Small Holder Poultry Management Practices and Constraints among Women Poultry Farmers in Kano, Nigeria

  • A Ahmed
  • MS Mijinyawa
  • AY Adamu
  • AO Suleiman


The poultry population in Nigeria is estimated at 104.3 million comprising of 72.4 million chickens, 11.8 million ducks, 4.7 million guinea fowls, 15.2 million pigeons and 0.2 million turkeys (FDLPCS, 1992; Ajala et al., 2007). The main sources of animal protein in Nigeria include beef, chicken, mutton, eggs, fish and rabbit. Of all these sources, poultry has the highest contribution to animal protein intake of rural dwellers (Ajala et al., 2007). Women in Africa and Asia make up more than one third of the farm work force, accounting for about 70% of the agricultural workers, 80% of the food producers and 100% of those who process basic foodstuff and 60-90% of those involved in marketing agricultural products (Anon, 1993; Maigida, 2000; Herath, 2008). Yet the role of women in these activities, as economically important as they are, has for many years not been appreciated either because women play very little part in the political activities or the decision making process, until recently (Anon, 1993). Women have important roles to play in animal production (Sanni, 2004; Herath, 2008) although these roles may vary according to the types of animals' being kept, type of production and other economic and cultural constraints (Oladele and Adekoya, 1990; Ogbosuka et al., 2003; Herath, 2005). Ample evidence indicates that many women across Nigeria whether in purdah or not, are engaged in various aspects of animal production (Maigida, 2000). However, as poultry farmers, women in many parts of Africa and Asia experienced or faced problems that tend to undermine their determination to raise income through rearing of animals on daily basis (Anon, 1993; Herath, 2005; Sonaiya, 2007). The integration of women as both agents and beneficiaries of development in the main sectors of the agricultural economy must therefore be a priority objective (Sanni, 2004). Kano is renowned as a centre of commerce and increasing number of people are engaged in rearing livestock particularly poultry. This serves to keep the women engaged and also supplement the income of the family especially among the working class in addition to providing eggs and meat to the family for consumption. Against this background, the objective of the survey was therefore to find out the management practices and associated problems faced by women poultry farmers in Kano.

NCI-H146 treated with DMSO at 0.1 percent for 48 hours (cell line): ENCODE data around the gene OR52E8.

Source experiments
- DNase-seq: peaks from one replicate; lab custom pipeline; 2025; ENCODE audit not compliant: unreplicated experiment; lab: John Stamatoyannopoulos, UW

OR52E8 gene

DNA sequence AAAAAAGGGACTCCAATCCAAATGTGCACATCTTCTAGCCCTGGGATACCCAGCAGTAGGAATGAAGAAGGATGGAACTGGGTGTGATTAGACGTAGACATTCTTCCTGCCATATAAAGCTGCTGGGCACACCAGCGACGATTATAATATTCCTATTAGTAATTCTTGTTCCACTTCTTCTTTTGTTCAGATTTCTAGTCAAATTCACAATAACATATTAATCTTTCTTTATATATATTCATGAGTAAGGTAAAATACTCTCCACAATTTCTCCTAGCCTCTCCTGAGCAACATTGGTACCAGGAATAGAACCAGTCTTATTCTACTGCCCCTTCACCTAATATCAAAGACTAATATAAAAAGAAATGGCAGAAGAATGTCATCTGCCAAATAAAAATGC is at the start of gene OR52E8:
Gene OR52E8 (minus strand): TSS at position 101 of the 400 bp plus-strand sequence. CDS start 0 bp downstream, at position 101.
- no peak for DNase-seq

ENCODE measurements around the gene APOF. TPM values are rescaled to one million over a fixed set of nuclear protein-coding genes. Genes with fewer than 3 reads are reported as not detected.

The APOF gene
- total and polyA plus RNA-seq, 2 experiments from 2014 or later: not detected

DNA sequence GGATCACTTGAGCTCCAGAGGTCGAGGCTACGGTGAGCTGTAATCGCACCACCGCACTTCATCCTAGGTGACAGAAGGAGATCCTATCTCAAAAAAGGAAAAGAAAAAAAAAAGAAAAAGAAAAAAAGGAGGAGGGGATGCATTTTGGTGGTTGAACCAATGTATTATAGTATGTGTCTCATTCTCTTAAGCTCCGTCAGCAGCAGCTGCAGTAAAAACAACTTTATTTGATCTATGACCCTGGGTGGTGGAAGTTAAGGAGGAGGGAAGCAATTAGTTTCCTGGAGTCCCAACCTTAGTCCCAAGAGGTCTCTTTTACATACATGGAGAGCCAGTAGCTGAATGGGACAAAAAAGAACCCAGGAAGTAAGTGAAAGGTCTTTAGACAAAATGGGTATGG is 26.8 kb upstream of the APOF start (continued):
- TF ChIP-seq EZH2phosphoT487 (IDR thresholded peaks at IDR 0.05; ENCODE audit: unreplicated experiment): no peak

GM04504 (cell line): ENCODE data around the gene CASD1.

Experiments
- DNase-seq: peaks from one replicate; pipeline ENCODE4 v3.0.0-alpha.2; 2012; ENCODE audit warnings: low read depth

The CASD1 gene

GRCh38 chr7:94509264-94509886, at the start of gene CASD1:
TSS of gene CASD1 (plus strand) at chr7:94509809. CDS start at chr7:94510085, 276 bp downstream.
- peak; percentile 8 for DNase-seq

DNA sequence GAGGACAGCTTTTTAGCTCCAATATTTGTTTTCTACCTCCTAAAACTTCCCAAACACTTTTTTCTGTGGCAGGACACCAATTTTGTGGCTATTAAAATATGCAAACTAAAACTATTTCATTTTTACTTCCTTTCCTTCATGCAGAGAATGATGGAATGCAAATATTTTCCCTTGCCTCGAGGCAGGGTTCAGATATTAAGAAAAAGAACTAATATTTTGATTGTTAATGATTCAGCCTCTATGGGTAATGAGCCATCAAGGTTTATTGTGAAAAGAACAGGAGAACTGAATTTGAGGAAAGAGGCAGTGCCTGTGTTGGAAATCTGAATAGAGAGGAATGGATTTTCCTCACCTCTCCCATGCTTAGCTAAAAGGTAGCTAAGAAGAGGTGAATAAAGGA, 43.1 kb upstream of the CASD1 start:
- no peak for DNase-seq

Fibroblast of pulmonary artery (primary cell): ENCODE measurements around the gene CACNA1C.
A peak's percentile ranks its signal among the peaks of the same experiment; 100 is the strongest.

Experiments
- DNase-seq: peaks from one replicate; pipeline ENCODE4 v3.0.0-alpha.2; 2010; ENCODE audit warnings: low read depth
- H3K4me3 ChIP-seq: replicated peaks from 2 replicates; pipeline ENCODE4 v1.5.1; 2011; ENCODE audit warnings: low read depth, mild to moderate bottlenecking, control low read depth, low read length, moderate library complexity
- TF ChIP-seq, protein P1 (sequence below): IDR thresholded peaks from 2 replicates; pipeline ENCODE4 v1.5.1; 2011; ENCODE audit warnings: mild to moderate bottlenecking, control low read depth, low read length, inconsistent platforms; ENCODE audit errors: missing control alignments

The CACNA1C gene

Keywords: Women, Smallholder, Poultry, Management, Kano

Nigerian Veterinary Journal 32(2) 2011

Author Biographies

A Ahmed
National Veterinary Research Institute, Epidemiological Research Laboratory, P. O. Box 2001, Kano
MS Mijinyawa
State Veterinary Clinic, Kundila, Zaria Road, Kano
AY Adamu
Department of Veterinary Medicine, Surgery and Theriogenology, Usmanu Danfodiyo University, Sokoto
AO Suleiman
Department of Animal Health and Production, University of Abuja, Nigeria

Journal Identifiers

eISSN: 0331-3026